It’s been seven years since American Express introduced Small Business Saturday – a day to eschew Black Friday doorbuster deals and online discounts in favor of doing holiday shopping in-person at local businesses.
Every small business owner wants their piece of those billions, so it’s no surprise that a cottage industry of advice blogs, marketing tips, and B2B services are swooping in to help these businesses make the most of this special shopping event by offering customer events, VIP perks, social media promotion, email reminders, open houses, and more.
But what happens when the clock strikes midnight and Small Business Saturday becomes just another Sunday and consumer buying behaviors revert to business as usual? What do you do when the shopper who was thrilled to browse charming in-store displays goes back to toggling between online browser windows searching for the best price and fastest shipping options?
Somehow, independent businesses need to figure out how to attract a crowd on November 25 for Small Business Saturday, but more importantly, they’ve got to keep those customers coming in the door the other 364 days of the year, and that means getting smarter at competing in the e-commerce marketplace.
Going up against mega online retailers can be a daunting prospect for brick-and-mortar shops that can’t easily slash prices or eat the cost of free shipping, but being a little fish in the giant sea of online shopping can actually be a competitive advantage.
Protect Your Most Valuable Assets
Small business owners are passionate about two things: their customers and their products. While bigger retailers play the game of large numbers – bringing in new customers and product SKUs and writing off others – small business owners are more committed to winning and keeping every customer they can get.
Half of all U.S. e-commerce customers have had a poor delivery experience from an online order and 70% percent of those say they’ll consider taking their business elsewhere the next time they shop, according to Sealed Air’s national survey.
For billion dollar corporations, maybe that can be considered the “cost of doing business” and they feel they can afford to lose a few unsatisfied customers in favor of volume or speed. But for small businesses, that tradeoff is unacceptable.
Meeting delivery expectations, ensuring that every item shipped is protected against theft and damage, and making it easy for customers to open, recycle, reuse, or dispose of the packaging in which the order is delivered – these might seem like common sense practices, but packaging is the last moment of truth for a retailer’s brand and these small changes can mean the difference between retaining customers or losing them forever.
Personalize the Delivery Experience
Big retailers struggle to make every e-commerce order feel personal. Little in-the-box touches such as gift wrapping, personalized messages, or samples entice return customers. These touches are known in the fulfillment business as “non-standards,” which means they require more laborious (aka more expensive and less efficient) processes, and many large-volume e-commerce operations opt not to do them (or don’t do them well).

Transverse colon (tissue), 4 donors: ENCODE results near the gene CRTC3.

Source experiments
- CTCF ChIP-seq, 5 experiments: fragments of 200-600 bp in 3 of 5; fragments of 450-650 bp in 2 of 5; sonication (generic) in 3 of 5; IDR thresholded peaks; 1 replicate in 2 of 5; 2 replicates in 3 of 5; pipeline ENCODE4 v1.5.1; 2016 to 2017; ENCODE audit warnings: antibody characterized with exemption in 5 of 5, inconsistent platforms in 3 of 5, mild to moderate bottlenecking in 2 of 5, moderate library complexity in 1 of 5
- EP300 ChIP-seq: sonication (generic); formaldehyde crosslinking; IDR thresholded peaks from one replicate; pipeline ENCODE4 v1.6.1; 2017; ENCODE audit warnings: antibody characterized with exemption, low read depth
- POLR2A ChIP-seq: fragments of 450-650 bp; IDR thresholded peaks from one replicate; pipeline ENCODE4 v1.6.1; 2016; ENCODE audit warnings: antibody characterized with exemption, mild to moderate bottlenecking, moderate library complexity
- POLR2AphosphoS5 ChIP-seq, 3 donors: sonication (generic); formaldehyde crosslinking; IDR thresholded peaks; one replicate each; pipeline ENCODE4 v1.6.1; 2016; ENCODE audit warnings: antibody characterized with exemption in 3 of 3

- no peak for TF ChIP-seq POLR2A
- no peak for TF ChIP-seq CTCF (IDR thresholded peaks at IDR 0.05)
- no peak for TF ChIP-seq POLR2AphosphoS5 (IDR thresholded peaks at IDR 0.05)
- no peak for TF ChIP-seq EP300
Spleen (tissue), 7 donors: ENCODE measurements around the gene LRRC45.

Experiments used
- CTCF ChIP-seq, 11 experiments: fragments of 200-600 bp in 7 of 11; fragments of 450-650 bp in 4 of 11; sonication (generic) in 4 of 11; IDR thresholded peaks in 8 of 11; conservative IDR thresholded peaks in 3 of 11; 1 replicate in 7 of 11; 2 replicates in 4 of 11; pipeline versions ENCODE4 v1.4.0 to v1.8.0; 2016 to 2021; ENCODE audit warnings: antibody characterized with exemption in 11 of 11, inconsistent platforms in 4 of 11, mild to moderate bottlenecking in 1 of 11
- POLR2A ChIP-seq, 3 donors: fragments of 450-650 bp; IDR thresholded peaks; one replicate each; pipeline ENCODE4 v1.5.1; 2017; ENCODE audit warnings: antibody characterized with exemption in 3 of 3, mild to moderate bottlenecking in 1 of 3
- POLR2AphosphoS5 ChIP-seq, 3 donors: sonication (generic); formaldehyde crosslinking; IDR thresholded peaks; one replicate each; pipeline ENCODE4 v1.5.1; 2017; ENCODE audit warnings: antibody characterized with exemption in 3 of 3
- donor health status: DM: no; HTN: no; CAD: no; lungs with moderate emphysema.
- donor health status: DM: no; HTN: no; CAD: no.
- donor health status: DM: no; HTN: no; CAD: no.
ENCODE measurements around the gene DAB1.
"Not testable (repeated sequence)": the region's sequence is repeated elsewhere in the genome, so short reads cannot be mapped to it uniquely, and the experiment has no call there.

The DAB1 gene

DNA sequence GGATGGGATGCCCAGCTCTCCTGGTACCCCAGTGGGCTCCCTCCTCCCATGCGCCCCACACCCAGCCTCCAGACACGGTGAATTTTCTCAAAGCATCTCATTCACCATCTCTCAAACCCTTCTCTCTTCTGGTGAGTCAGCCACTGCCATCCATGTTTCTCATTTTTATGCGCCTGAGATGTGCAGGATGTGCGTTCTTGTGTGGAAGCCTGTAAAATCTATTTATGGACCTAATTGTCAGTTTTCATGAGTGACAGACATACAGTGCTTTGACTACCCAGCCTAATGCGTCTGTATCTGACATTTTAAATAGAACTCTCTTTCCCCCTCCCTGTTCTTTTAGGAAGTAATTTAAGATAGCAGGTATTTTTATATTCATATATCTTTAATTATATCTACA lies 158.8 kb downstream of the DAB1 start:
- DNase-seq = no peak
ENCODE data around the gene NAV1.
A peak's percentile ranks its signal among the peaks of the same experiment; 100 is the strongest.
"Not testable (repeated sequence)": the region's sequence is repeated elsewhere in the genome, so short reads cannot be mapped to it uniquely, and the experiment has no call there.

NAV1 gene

But increasingly, this kind of customized attention is exactly what consumers expect. Luckily for small business owners, a commitment to personal touches is often a part of their DNA.
Bringing this philosophy into the world of e-commerce fulfillment is a way to instantly stand out from the crowd, and keep consumers coming back to shop online with you again – even if they have to pay a little bit more to do it.
Maximize the Efficiency of Every Inch and Every Hour with E-Commerce Solutions
Small businesses are called that for a reason – they tend to be small-footprint operations that don’t employ many people. That means that every square foot and every minute of paid labor are very valuable resources, and smart small business owners have learned to maximize these resources with exceptional attention and ingenuity.
Big e-commerce operations are dealing with these issues on a mega scale – labor availability and warehouse space are hitting record lows at a time when e-commerce shopping is on the rise.
Finding faster, smaller ways to get the same job done by fewer people has become a major challenge that Sealed Air has been helping large-scale businesses solve, and we’re encouraging these big companies to take cues from small businesses:
Invest in semi-automated e-commerce solutions such as inflatable air pillows that take up less space and free up room to add new products that will grow the business.
Redeploy workers to activities that will drive more value and make the low-value activities (such as assembling boxes or gift wrapping items by hand) faster and simpler.
Use one-step packaging material such as shipping mailers that can reduce shipping costs and eliminate packing peanuts, paper, and other bulky, time-consuming materials.
Avoid the Growth Spiral
Sealed Air works with lots of e-commerce retailers that have grown faster than expected. While that kind of explosive growth can be exciting, it can also create waste at an exponential rate.
Getting more orders out the door usually adds up to spending more on each box. Leaving too much empty space inside the box, using too much filler, and continuing inefficient labor practices are the kind of costly mistakes that many retailers face when online operations start to take off.
Getting control of those challenges early on, and scaling your operation at a speed that is profitable for you, but doesn’t sacrifice package protection or personal touches, is just one more way that small businesses can beat big businesses at their own game any day of the year.
For more on how the at-home delivery expectations of e-commerce customers are changing the game for retailers of all sizes, visit Sealed Air’s Expand Your Brand resource hub.